Cookies Policy
X

This site uses cookies. By continuing to browse the site you are agreeing to our use of cookies.

I accept this policy

Find out more here

Wood Anatomy of Selected West African Species of Caesalpinioideae and Mimosoideae (Leguminosae): A Comparative Study

No metrics data to plot.
The attempt to load metrics for this article has failed.
The attempt to plot a graph for these metrics has failed.
The full text of this article is not currently available.

Brill’s MyBook program is exclusively available on BrillOnline Books and Journals. Students and scholars affiliated with an institution that has purchased a Brill E-Book on the BrillOnline platform automatically have access to the MyBook option for the title(s) acquired by the Library. Brill MyBook is a print-on-demand paperback copy which is sold at a favorably uniform low price.

Access this article

+ Tax (if applicable)
Add to Favorites
You must be logged in to use this functionality

image of IAWA Journal

Leguminosae constitute an important proportion of the charcoal sampIes recovered at archaeological sites in the West African savannas. Identification of these fragments to a level below family or subfamily was problematic, because a comparative survey was missing. Therefore, the wood anatomy of 31 species (23 genera) of Mimosoideae and Caesalpinioideae growing in the Sudanian savannas of West Africa was examined. The species were grouped into 18 types according to wood anatomical structure. The types represent single species or genera (fourteen types), two genera (three types) or three genera (one type) . The following features are regarded as suitable for a reliable delimitation and identification . Heterocellular rays and storied structure allow for a first differentiation. Enlarged, non-bordered vessel-ray pitting , nonvestured vessel-pits, silica, axial canals, septate fibres and crystals in non-eharnbered ray cells are additional features characterizing few or single types. Types without these features are delimited less easily. Parenchyma distribution and ray width are, due to variability, not as reliable , but remain necessary features for identification. Types characterized by these features only may not always be recognized correctly. Quantitative features of the vessels are not regarded as helpful for the differentiation within the set of examined species. A table (Table 1) summarizes the results for easy reference.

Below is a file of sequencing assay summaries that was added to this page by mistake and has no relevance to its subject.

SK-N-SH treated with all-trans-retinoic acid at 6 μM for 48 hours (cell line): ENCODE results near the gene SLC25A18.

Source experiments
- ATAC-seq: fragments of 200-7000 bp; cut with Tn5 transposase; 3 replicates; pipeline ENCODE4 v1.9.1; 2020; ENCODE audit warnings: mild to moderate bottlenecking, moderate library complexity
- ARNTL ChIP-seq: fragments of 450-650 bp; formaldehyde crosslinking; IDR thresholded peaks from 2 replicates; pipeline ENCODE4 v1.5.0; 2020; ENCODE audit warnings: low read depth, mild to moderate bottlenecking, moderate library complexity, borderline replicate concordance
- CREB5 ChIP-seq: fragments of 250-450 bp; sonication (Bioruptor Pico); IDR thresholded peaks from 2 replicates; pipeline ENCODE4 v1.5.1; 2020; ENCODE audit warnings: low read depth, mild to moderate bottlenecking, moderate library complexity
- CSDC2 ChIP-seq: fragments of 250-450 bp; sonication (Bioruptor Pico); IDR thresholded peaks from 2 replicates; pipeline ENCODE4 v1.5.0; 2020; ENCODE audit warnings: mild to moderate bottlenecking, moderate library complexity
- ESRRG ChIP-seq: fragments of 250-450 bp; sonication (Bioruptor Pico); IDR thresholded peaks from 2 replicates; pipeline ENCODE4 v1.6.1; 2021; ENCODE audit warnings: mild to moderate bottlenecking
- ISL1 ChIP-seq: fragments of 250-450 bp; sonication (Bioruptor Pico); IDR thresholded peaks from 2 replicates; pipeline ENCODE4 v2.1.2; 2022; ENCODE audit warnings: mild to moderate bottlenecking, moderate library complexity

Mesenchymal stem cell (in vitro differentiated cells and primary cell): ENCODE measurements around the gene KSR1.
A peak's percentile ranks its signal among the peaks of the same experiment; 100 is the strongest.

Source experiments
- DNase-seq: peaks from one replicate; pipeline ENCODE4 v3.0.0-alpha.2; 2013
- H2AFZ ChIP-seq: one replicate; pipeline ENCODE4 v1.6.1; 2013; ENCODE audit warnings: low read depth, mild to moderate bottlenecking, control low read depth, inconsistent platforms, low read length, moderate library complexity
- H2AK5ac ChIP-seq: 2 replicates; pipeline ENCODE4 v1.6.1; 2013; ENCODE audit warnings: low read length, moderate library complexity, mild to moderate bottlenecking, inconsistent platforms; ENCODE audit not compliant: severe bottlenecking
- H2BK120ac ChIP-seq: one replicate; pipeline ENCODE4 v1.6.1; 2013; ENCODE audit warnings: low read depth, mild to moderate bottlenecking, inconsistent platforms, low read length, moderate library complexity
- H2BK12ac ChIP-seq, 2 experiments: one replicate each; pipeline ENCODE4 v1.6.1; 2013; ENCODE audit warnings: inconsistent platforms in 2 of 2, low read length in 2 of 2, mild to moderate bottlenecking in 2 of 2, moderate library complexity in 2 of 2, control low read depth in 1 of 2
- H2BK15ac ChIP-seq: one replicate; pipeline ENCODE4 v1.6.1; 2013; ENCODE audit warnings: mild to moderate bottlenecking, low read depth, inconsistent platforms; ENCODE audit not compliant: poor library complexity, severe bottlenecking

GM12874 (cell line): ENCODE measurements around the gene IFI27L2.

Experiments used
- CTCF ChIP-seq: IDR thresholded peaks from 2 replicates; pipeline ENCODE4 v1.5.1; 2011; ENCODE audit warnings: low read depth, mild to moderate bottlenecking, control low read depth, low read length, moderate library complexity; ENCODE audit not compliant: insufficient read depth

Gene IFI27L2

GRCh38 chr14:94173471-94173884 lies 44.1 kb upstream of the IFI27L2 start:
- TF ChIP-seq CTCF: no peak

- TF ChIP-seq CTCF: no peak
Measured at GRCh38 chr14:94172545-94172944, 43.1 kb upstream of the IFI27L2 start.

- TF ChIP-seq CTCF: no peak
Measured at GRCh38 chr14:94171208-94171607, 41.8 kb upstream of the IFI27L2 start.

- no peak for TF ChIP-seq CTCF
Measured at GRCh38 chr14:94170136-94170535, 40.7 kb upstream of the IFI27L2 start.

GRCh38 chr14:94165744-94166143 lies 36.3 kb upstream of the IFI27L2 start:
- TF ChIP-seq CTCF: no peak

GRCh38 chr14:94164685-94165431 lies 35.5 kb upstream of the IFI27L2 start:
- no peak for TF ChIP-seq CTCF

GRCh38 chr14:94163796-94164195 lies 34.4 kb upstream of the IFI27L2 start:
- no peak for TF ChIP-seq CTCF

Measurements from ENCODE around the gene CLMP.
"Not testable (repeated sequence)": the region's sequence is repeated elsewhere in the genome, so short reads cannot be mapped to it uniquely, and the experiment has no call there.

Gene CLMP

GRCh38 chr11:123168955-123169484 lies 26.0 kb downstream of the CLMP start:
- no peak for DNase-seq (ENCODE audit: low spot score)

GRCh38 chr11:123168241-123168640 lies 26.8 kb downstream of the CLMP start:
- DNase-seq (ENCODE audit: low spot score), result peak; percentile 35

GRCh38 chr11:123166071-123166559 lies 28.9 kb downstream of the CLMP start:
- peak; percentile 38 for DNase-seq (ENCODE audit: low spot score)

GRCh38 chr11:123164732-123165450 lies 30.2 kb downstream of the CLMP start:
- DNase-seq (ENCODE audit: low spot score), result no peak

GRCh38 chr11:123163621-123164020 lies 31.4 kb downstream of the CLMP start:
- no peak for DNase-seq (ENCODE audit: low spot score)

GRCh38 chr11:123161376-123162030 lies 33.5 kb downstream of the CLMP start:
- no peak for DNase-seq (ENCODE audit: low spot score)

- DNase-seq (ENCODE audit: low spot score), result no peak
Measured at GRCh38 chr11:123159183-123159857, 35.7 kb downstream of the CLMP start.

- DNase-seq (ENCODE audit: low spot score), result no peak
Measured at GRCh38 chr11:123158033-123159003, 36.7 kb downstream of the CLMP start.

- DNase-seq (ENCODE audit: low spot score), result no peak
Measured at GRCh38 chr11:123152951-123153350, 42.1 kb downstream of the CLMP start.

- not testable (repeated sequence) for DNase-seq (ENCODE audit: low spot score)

Loading

Full text loading...

/content/journals/10.1163/22941932-90000672
Loading

Data & Media loading...

http://brill.metastore.ingenta.com/content/journals/10.1163/22941932-90000672
Loading

Article metrics loading...

/content/journals/10.1163/22941932-90000672
1999-01-01
2017-11-24

Sign-in

Can't access your account?
  • Tools

  • Add to Favorites
  • Printable version
  • Email this page
  • Subscribe to ToC alert
  • Get permissions
  • Recommend to your library

    You must fill out fields marked with: *

    Librarian details
    Your details
    Why are you recommending this title?
    Select reason:
     
    IAWA Journal — Recommend this title to your library
  • Export citations
  • Key

  • Full access
  • Open Access
  • Partial/No accessInformation